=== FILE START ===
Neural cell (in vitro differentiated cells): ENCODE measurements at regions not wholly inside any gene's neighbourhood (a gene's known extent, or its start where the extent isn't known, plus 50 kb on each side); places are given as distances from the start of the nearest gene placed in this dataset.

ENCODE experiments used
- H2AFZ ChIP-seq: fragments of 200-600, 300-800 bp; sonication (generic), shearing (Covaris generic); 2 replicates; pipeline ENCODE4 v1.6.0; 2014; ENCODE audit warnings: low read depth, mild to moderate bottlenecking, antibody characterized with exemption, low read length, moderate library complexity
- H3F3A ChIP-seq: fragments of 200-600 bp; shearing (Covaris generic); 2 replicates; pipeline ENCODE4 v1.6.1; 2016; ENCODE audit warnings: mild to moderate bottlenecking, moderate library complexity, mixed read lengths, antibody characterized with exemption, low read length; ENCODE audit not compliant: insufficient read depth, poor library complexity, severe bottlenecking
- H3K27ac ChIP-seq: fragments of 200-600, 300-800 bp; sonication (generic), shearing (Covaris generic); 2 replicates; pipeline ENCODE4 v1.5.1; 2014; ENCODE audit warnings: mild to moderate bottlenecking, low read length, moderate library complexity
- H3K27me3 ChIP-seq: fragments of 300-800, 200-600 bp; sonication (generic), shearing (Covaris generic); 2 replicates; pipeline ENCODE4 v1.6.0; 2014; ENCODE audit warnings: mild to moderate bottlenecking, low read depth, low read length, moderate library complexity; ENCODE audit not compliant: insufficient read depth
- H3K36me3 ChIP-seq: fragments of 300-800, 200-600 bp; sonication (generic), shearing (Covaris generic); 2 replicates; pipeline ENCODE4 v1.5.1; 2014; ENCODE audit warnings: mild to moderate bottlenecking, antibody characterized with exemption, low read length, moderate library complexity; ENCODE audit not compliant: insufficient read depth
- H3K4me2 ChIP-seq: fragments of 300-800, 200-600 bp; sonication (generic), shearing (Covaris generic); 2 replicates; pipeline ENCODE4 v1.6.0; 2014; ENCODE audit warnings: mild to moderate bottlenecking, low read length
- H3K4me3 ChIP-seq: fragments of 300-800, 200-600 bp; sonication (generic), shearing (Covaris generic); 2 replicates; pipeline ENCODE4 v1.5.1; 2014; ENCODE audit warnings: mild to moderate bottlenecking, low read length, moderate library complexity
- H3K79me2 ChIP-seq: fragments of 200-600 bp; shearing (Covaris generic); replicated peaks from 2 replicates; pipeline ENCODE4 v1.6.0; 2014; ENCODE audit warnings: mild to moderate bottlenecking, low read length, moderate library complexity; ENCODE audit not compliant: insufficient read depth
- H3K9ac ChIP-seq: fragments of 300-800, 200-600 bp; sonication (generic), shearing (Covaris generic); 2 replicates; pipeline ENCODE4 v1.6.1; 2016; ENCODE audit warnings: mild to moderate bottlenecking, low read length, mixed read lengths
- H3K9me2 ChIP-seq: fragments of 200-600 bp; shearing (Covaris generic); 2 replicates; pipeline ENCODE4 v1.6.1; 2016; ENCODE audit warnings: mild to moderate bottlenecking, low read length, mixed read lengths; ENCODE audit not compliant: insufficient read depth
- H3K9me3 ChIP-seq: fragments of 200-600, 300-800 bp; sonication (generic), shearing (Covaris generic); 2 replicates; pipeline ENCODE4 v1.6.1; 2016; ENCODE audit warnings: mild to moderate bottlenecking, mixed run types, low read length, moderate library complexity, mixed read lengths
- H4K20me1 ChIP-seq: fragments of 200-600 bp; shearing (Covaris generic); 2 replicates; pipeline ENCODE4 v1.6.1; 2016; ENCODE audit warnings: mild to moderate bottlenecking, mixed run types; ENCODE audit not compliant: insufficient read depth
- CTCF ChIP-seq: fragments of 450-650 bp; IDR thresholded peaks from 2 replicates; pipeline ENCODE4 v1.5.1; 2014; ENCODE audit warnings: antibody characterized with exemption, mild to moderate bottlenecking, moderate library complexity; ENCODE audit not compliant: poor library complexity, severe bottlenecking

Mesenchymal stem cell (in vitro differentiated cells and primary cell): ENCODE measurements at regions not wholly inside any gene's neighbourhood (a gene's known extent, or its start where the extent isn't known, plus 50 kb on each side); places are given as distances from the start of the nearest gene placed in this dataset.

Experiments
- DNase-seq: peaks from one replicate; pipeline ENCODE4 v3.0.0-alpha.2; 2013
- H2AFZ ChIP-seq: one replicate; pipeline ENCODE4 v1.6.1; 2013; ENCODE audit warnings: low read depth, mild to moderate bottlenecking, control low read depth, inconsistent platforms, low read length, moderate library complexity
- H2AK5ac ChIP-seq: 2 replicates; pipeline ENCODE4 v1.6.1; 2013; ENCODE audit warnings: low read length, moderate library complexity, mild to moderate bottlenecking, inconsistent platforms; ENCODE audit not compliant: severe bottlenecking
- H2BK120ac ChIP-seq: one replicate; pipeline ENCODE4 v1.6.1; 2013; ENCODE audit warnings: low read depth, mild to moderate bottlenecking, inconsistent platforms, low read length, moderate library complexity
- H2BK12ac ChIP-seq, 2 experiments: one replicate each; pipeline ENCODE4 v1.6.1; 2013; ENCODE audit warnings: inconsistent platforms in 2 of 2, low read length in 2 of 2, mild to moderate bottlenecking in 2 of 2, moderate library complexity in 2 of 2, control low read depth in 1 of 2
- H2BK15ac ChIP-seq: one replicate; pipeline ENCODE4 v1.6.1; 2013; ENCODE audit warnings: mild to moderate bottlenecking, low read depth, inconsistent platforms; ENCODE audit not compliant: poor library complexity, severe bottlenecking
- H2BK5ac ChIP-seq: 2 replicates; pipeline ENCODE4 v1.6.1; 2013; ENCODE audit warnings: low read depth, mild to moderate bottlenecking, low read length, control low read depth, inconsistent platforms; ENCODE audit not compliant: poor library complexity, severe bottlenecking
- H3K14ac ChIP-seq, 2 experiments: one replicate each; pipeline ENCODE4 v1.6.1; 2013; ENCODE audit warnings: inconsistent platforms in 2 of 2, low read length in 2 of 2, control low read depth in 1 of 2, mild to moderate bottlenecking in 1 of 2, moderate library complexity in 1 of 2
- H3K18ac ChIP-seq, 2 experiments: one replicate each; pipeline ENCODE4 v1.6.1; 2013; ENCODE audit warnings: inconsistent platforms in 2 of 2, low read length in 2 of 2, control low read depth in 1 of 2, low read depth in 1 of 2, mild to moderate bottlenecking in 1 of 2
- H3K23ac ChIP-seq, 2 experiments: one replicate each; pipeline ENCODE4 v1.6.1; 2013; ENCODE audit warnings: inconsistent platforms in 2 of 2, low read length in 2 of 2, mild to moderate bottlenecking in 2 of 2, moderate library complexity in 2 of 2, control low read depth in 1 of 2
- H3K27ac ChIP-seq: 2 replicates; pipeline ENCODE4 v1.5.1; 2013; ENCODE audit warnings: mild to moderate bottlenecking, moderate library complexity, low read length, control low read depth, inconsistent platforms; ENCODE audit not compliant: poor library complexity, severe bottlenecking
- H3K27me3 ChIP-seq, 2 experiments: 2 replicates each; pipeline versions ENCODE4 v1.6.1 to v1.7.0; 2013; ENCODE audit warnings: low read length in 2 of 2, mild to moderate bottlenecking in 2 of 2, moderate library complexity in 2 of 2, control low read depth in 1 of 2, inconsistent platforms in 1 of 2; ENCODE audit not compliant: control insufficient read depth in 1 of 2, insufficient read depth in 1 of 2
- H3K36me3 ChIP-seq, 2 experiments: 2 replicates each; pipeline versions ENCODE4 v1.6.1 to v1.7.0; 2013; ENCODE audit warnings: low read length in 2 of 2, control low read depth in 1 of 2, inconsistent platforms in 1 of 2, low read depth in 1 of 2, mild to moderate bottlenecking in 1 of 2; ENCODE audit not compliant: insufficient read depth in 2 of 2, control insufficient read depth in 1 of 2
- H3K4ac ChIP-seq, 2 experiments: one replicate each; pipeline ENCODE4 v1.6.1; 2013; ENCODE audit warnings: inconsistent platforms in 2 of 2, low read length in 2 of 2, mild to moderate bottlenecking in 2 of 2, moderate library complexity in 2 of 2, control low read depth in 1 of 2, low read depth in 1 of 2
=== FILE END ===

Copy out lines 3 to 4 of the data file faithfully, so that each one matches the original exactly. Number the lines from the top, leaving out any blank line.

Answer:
- H2AFZ ChIP-seq: fragments of 200-600, 300-800 bp; sonication (generic), shearing (Covaris generic); 2 replicates; pipeline ENCODE4 v1.6.0; 2014; ENCODE audit warnings: low read depth, mild to moderate bottlenecking, antibody characterized with exemption, low read length, moderate library complexity
- H3F3A ChIP-seq: fragments of 200-600 bp; shearing (Covaris generic); 2 replicates; pipeline ENCODE4 v1.6.1; 2016; ENCODE audit warnings: mild to moderate bottlenecking, moderate library complexity, mixed read lengths, antibody characterized with exemption, low read length; ENCODE audit not compliant: insufficient read depth, poor library complexity, severe bottlenecking